Project deals with the development of statistical theory and methodology for dealing with recurrent events occurring in many scientific fields; with complex systems characterized by dynamic changes incurred by the history of the component failures comprising the systems, such as load-sharing systems and networks; with the analysis of high-dimensional (HD) data sets such as microarray data sets in biology and medicine; and classification and prediction problems with HD predictors and many model classes. The development of the theory and methodology will use modern survival analysis techniques; coherent structure theory from reliability and engineering; Markov random fields and Gibbs measure; Neyman-Pearson paradigm, decision theory, and the Bayesian paradigm. Project goals are to obtain asymptotic properties of semiparametric estimators in the general class of dynamic recurrent event models of Pena and Hollander; to develop probabilistic models for complex systems incorporating component dependencies due to the load-sharing structure of the system; to devise and implement optimal decision-theoretic and Bayesian methodologies in multiple decision-making, classification, and prediction with HD data; and to provide training to students and junior faculty in performing statistical research.
Project results will be of high importance and impact since the class of dynamic recurrent events models considered is more realistic for complex systems, while those dealing with HD data will provide more efficient methodology for discovering relevant `genes.' Consequently, researchers and practitioners dealing with highly complex engineering systems will better predict system or component failures, thus leading to improved maintenance policies and decreased risk of catastrophic system failures; while those involved with HD data will improve discovery of important genes, with positive implications in chronic disease management and control. Finally, the training of graduate students and junior faculty in statistical research will benefit science since they are society's future researchers.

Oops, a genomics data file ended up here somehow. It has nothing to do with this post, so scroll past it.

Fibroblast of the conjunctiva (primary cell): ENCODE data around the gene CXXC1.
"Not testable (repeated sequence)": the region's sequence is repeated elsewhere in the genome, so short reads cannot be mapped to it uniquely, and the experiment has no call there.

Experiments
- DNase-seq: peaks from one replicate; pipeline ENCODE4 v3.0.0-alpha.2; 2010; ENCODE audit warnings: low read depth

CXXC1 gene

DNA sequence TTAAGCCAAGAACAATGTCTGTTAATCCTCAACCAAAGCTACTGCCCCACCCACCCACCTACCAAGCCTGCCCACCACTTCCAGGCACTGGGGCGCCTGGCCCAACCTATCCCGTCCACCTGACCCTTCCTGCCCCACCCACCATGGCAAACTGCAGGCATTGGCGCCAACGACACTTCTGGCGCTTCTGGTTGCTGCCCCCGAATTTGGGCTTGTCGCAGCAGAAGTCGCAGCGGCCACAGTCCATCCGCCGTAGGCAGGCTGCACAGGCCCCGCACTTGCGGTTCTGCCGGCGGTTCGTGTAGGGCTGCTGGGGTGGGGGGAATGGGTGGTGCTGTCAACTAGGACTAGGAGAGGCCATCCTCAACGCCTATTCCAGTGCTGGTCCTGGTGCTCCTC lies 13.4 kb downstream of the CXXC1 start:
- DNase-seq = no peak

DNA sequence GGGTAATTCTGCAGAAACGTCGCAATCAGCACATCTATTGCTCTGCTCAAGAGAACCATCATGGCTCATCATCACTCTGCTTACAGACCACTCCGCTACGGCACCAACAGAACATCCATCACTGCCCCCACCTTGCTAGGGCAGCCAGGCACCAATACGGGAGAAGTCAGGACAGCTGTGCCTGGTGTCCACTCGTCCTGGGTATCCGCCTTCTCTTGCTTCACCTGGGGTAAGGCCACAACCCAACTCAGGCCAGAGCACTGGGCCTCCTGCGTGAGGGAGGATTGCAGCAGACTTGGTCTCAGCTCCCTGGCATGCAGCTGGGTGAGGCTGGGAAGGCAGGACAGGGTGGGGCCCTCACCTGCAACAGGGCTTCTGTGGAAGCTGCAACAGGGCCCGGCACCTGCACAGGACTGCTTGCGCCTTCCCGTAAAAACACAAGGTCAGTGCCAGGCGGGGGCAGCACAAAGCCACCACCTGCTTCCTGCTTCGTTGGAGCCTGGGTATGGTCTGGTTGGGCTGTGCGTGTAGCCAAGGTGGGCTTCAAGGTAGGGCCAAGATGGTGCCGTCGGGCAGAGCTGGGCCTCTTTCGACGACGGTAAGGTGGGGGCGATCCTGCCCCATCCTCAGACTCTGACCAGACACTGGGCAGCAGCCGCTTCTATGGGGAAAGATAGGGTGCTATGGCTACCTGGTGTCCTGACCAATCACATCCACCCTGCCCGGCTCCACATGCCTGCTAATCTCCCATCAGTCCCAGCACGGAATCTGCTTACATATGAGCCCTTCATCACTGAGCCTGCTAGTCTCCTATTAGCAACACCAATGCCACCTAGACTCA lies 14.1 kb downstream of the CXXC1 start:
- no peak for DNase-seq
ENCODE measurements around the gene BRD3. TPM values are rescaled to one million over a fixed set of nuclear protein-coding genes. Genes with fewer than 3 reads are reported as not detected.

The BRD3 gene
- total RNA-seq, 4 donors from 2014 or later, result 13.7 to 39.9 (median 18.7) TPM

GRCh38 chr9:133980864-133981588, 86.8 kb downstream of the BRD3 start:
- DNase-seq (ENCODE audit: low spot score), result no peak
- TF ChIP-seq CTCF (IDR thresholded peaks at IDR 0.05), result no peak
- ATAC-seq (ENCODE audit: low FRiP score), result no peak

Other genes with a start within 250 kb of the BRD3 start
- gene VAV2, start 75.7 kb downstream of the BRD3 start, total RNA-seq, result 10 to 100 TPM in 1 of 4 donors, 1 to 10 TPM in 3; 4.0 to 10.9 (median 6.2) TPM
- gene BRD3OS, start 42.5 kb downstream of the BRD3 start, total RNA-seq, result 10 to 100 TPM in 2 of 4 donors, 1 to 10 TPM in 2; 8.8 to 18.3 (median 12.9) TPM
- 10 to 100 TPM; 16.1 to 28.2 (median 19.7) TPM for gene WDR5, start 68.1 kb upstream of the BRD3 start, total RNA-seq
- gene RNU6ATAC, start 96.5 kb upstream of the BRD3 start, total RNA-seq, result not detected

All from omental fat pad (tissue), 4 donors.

This NSF-supported research project dealt with three major topics: multiple-testing and decision-making; dynamic models for event-time analysis; and load-sharing models. A result pertaining to the control of the family-wise error rate (FWER) and false discovery rate (FDR) for a general class of multiple decision functions was obtained. A special case of this general result is the famous Benjamini-Hochberg FDR-controlling procedure. This result provides the potential of optimal multiple-decision functions that takes into consideration the receiver-operating characteristic curves of each of the individual decision functions. Compound p-value statistics were also introduced which are highly relevant in multiple testing and decision-making. Dynamic models which are also relevant for load-sharing models arising in the engineering and biomedical arenas were studied. These dynamic models take into consideration many facets of how complex systems are evolving over time in the sense that failure intensities utilize the history or evolution of the system. Asymptotic properties of estimators for a general class of dynamic models were obtained. Results have the potential of being extended to settings with complicated recurrent events (for instance, competing recurrent risks) and also complex load-sharing systems. This NSF grant was also extremely beneficial to graduate students that were supported under this project. One completed his PhD degree and is now a post-doctoral fellow at Emory University and others are continuing work on their dissertations. The newly-minted PhD, who was supported for three years by this NSF grant, worked in the area of Bayesian inference for complex systems as well as in load-sharing models. In essence the grant significantly advanced human resources needs in the statistical sciences by developing future researchers in the mathematical and statistical sciences. This NSF-supported project also led to several publications, results of which will be important in advancing models and inference methods for complex systems, and is a significant contribution to the infrastructure of science as the results could have wide-ranging utilities in other scientific areas, not only the statistical sciences.